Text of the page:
• (Recommended) For best results, use a square or rectangle image. If the image isn't square, it might display with extra black space on the device. The Echo Spot crops the image to a circle shape.
  • Apply a 70 percent opacity black layer for optimal contrast between the image and text.
  • (Recommended) Use background images with slight patterns or gradients to provide a consistent, high-quality appearance.

Steps to add long-form audio to your skill

Complete the following steps to add the AudioPlayer interface to your custom skill.

  1. Enable the AudioPlayer interface.
  2. Implement AudioPlayer directives and requests.
  3. Implement intents for audio playback.
  4. Support audio on Alexa-enabled devices with a screen.

Step 1: Enable the audio player interface

You configure your skill to indicate that your skill implements the interface AudioPlayer interface.

To enable the audio player interface in the Alexa developer console

  1. Sign in to the Alexa developer console.
  2. From the skill list, locate your custom skill, and then, in the dropdown under ACTIONS, select Edit.
  3. In the left pane, click CUSTOM, and then click Interfaces.
  4. To enable the AudioPlayer interface, toggle the Audio Player option, and then click Save Interfaces.
    The console adds the required built-in intents for audio playback to your interaction model.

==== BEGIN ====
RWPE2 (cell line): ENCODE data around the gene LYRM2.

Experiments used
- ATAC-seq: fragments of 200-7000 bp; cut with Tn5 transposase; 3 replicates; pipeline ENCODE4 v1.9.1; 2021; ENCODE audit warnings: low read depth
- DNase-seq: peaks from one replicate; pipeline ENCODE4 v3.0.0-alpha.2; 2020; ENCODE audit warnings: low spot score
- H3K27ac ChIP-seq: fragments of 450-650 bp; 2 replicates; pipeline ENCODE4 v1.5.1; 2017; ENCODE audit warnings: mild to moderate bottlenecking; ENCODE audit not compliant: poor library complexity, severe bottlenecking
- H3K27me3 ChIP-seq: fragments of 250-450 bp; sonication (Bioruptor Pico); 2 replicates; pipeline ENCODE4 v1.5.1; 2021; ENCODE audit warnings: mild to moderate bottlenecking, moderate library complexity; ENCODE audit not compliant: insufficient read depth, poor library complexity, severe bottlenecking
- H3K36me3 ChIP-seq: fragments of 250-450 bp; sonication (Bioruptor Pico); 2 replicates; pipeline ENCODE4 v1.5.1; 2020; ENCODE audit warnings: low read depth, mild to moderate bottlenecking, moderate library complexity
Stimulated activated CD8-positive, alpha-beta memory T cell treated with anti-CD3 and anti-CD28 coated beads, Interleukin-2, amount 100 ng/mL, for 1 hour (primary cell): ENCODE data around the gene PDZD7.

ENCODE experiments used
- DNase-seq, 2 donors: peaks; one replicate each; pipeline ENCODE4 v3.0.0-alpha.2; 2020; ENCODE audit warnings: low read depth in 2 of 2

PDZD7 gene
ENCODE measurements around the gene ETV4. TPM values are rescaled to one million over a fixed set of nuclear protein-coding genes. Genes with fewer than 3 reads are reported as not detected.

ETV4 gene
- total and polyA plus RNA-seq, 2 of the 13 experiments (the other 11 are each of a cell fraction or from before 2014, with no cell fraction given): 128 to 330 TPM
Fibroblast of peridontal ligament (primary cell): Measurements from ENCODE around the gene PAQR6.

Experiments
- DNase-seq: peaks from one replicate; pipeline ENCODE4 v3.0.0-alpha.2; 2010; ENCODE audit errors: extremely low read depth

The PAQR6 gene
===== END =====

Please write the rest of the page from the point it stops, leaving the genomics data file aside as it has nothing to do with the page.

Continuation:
5. To rebuild your custom interaction model, on the Build page, click Build Model.

Step 2: Implement AudioPlayer directives and requests

Implement the following AudioPlayer interfaces in your custom skill to start and stop long-form audio streaming.

Include the following directives in a response to Alexa:

Handle the following requests that Alexa sends to report playback status of the audio stream:

  • AudioPlayer.PlaybackStarted – Sent to your skill when Alexa starts the audio stream specified in a Play directive. This directive lets your skill verify that playback began successfully.
  • AudioPlayer.PlaybackFinished – Alexa notifies your skill when the stream comes to an end on its own.
  • AudioPlayer.PlaybackStopped – Sent when Alexa stops playing an audio stream in response to a voice request or an AudioPlayer directive.